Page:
I'd like to mention a trick I use often while debugging, a trick I learned from my good friend Markos Charatzas: triggering a sound when a breakpoint is hit. It's a pretty simple but useful trick, especially if you're debugging repeatable actions and you want to know when they happen.
I'm talking about this:
I've been working on a largeish project for a client for the last few months. We're have to modularized our code into several sections using CocoaPods (this is a post worth on itself, really).
One of the problems you encounter with this approach is that for each pod, CocoaPods creates a bundle with resources for that pod (at least it does so when you tell it to do that). It's the only good way to package pod resources into the main app. This means that our resources do not all live in the main bundle but in seperate bundles (which themselves do live in the main bundle). This is no problem in itself, but it can cause loading problems of resources in those bundles. It doesn't pose that much of an issue when you specify images in a nib since iOS will search in the nib's bundle too, but it's a bit harder to get resources from within your code
I came across this article by Daniel Kennett this morning. I had seen him tweet about it too, but checking my feeds (yeah, I still do that, albeit not daily) I noticed he also made a post about it.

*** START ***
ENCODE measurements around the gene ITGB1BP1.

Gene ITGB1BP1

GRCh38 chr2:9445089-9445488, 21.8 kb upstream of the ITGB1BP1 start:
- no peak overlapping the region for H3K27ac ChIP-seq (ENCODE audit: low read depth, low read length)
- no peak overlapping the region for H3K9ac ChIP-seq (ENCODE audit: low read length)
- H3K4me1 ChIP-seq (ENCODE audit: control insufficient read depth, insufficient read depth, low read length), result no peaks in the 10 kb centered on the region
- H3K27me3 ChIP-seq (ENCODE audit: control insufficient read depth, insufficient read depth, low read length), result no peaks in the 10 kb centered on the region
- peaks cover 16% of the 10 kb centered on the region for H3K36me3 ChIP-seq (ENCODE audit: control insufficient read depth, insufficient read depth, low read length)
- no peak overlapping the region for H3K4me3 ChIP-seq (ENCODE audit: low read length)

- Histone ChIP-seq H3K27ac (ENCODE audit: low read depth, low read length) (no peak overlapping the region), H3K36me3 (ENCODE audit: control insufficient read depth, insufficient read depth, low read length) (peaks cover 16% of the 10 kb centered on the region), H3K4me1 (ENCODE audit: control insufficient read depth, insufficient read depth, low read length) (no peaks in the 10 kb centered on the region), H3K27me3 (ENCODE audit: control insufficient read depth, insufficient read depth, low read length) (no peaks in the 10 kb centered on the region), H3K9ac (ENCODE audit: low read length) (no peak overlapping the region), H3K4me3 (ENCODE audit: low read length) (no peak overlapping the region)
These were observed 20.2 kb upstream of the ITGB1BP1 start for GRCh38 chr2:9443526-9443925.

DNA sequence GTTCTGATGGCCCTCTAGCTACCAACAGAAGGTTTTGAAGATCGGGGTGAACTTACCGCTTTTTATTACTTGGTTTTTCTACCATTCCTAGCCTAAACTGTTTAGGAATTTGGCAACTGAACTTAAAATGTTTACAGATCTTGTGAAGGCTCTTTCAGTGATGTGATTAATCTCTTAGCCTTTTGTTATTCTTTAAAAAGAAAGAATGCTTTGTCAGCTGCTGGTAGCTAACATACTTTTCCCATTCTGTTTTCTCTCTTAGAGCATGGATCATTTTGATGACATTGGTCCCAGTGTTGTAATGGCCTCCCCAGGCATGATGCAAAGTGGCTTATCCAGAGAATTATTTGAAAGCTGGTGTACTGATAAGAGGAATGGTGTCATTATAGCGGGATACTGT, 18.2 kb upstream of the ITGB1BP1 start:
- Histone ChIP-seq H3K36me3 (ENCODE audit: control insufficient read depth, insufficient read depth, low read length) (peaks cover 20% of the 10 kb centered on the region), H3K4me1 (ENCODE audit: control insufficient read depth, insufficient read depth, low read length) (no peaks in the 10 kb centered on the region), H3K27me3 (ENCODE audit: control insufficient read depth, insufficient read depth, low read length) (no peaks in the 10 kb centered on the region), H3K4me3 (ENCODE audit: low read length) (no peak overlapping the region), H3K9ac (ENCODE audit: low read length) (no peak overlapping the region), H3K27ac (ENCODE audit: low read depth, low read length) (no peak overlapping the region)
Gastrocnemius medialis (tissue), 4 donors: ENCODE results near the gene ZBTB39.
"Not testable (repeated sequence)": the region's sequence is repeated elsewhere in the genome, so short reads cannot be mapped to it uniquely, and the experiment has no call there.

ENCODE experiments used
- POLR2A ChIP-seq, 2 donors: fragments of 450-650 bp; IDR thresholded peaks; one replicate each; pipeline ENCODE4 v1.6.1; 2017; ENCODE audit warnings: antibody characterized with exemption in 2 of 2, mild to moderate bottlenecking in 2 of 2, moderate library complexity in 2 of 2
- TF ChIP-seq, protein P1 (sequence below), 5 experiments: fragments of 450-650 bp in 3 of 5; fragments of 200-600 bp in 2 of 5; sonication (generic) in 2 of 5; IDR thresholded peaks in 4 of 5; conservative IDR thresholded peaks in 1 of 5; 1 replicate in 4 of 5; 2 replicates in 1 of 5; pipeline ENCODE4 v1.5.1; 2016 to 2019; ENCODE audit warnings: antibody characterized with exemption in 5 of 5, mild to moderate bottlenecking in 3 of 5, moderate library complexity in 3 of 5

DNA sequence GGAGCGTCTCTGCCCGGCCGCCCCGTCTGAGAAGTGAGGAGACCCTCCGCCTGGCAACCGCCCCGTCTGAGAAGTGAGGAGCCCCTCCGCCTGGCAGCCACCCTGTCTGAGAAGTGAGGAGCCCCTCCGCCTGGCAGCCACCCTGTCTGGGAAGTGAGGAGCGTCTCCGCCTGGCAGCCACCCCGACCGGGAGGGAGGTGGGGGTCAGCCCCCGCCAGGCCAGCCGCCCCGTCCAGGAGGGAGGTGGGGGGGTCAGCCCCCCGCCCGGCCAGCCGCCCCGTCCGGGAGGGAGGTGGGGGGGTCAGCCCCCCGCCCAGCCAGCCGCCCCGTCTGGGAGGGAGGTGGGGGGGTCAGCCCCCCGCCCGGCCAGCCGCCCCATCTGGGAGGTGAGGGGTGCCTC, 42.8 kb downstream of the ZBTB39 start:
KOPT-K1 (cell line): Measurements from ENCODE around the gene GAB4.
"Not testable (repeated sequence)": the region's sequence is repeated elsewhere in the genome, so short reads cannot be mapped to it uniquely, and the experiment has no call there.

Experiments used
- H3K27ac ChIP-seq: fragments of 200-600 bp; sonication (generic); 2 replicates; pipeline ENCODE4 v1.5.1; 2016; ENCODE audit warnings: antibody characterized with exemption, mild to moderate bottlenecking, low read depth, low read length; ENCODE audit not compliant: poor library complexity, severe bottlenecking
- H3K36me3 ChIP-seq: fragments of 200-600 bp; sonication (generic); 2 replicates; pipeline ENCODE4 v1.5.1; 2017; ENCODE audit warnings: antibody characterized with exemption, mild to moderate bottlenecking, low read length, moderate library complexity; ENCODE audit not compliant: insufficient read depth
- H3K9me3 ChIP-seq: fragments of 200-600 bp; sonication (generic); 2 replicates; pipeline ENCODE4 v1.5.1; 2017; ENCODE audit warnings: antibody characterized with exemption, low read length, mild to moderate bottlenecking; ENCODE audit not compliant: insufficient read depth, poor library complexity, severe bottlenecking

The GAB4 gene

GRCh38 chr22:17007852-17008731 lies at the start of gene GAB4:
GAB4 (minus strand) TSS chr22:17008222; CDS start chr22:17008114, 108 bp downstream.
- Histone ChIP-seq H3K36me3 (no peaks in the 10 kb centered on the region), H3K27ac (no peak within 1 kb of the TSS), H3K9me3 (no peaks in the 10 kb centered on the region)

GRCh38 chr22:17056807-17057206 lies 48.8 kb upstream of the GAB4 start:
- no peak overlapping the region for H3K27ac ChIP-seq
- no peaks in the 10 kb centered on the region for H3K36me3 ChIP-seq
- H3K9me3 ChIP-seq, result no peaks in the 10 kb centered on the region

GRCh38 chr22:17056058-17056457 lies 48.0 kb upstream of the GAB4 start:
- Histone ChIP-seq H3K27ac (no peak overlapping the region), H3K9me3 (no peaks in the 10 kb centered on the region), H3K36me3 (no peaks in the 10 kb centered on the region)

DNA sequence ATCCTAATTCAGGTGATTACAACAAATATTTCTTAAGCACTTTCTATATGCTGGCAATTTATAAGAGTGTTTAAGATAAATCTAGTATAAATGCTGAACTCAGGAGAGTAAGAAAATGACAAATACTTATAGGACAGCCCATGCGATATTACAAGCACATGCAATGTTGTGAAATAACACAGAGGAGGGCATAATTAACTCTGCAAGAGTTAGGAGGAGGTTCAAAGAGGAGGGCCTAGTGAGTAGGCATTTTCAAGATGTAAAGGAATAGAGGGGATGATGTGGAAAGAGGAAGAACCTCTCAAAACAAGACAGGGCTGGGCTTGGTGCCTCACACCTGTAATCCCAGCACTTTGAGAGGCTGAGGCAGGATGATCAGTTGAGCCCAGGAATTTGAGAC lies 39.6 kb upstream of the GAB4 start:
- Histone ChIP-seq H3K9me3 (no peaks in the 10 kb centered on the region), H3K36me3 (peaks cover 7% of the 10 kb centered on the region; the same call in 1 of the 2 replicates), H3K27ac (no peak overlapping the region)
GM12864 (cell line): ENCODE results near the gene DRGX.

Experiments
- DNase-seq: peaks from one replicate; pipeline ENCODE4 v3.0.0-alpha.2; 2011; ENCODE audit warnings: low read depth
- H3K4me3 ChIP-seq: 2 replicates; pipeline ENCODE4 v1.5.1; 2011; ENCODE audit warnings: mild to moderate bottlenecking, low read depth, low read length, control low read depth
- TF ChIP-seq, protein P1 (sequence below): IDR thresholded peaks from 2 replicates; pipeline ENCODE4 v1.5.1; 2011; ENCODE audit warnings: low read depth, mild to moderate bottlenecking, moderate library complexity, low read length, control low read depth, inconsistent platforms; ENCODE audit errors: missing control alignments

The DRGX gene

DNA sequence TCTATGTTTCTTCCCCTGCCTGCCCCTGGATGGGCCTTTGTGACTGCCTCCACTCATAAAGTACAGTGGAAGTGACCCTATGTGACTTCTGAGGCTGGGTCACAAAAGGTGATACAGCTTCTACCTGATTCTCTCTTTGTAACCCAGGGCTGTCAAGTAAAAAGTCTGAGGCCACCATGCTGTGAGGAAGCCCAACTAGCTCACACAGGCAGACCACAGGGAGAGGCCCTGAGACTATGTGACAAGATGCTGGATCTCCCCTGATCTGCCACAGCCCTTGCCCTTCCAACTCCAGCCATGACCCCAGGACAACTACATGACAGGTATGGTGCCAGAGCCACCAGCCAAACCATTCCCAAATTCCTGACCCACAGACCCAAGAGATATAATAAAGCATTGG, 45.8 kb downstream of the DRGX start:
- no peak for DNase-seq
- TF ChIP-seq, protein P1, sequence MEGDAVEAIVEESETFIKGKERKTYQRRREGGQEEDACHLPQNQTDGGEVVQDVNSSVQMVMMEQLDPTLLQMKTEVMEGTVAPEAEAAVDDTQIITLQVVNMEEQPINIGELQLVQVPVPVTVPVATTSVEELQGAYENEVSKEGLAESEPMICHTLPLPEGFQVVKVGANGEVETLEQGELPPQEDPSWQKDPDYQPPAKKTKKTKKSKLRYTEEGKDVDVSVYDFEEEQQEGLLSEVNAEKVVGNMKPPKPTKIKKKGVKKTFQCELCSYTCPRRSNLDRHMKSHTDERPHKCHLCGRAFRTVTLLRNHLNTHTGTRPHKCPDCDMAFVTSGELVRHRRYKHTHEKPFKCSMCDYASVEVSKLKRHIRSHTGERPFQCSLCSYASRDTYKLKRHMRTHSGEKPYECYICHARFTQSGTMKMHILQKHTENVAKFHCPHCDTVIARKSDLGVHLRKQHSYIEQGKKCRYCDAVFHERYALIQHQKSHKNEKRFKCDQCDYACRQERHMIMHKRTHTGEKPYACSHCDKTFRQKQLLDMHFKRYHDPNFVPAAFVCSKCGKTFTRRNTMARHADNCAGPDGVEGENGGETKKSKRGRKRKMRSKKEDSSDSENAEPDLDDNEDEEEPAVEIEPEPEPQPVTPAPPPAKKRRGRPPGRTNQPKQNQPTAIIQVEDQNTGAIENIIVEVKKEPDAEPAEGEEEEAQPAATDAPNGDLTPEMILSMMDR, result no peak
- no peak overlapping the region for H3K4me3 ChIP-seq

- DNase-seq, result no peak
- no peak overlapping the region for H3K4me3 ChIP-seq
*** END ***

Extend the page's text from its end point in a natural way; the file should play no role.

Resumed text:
Having toyed a lot with build configurations and their associated settings configuration, I was curious how he solved the issue.
I'd have to concur with Daniel: the solution is horrible. 8 Steps to get this working, with aggregate targets and disabling of parallelization of the project: Not Good™.
But my interest was piqued, and so I tried to recreate his problem (not hard) and find a better solution. I assumed it would still be hacky, but less hacky than Daniel's "Horrible" solution.
It appears Apple changed something in the iOS bundle upload : it now requires that all executables in your app bundle are signed (this might be applicable for Mac uploads too, but I haven't tried). I hear you think: isn't this the case anyway, but there might be more executables in your bundle than you expect.
Of course, there's the binary for your app, which obviously is executable. But there could be more too: if you include shell scripts, for example, which are marked executable (
chmod u+x script.sh) then iTunes Connect now considers them as actual executables and now requires them to be codesigned.
No real predictions post. You never know with Apple what they're going to produce at a developer event, so I won't go there. What I will do is list what I'd like to see. Mostly iOS stuff, because that's what I do.